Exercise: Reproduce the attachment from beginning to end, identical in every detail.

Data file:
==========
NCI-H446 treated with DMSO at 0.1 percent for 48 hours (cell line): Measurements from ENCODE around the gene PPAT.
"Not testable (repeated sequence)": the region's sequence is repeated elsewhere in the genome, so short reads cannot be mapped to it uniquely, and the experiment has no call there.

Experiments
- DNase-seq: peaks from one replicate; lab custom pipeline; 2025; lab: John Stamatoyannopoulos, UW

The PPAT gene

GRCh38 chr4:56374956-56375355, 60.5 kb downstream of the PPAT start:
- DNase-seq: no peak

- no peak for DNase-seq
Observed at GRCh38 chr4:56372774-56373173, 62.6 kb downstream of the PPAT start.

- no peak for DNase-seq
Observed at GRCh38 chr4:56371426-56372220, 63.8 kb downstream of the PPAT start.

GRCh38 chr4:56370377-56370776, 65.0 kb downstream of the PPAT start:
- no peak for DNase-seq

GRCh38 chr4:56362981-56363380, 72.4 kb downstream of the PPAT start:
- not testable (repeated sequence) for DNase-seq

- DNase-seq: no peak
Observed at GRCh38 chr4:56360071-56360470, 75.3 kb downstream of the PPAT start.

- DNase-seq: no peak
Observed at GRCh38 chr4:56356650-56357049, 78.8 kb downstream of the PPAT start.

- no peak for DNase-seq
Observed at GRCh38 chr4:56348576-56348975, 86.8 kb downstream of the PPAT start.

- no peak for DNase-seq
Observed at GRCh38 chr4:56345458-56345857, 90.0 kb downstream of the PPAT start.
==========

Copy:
NCI-H446 treated with DMSO at 0.1 percent for 48 hours (cell line): Measurements from ENCODE around the gene PPAT.
"Not testable (repeated sequence)": the region's sequence is repeated elsewhere in the genome, so short reads cannot be mapped to it uniquely, and the experiment has no call there.

Experiments
- DNase-seq: peaks from one replicate; lab custom pipeline; 2025; lab: John Stamatoyannopoulos, UW

The PPAT gene

GRCh38 chr4:56374956-56375355, 60.5 kb downstream of the PPAT start:
- DNase-seq: no peak

- no peak for DNase-seq
Observed at GRCh38 chr4:56372774-56373173, 62.6 kb downstream of the PPAT start.

- no peak for DNase-seq
Observed at GRCh38 chr4:56371426-56372220, 63.8 kb downstream of the PPAT start.

GRCh38 chr4:56370377-56370776, 65.0 kb downstream of the PPAT start:
- no peak for DNase-seq

GRCh38 chr4:56362981-56363380, 72.4 kb downstream of the PPAT start:
- not testable (repeated sequence) for DNase-seq

- DNase-seq: no peak
Observed at GRCh38 chr4:56360071-56360470, 75.3 kb downstream of the PPAT start.

- DNase-seq: no peak
Observed at GRCh38 chr4:56356650-56357049, 78.8 kb downstream of the PPAT start.

- no peak for DNase-seq
Observed at GRCh38 chr4:56348576-56348975, 86.8 kb downstream of the PPAT start.

- no peak for DNase-seq
Observed at GRCh38 chr4:56345458-56345857, 90.0 kb downstream of the PPAT start.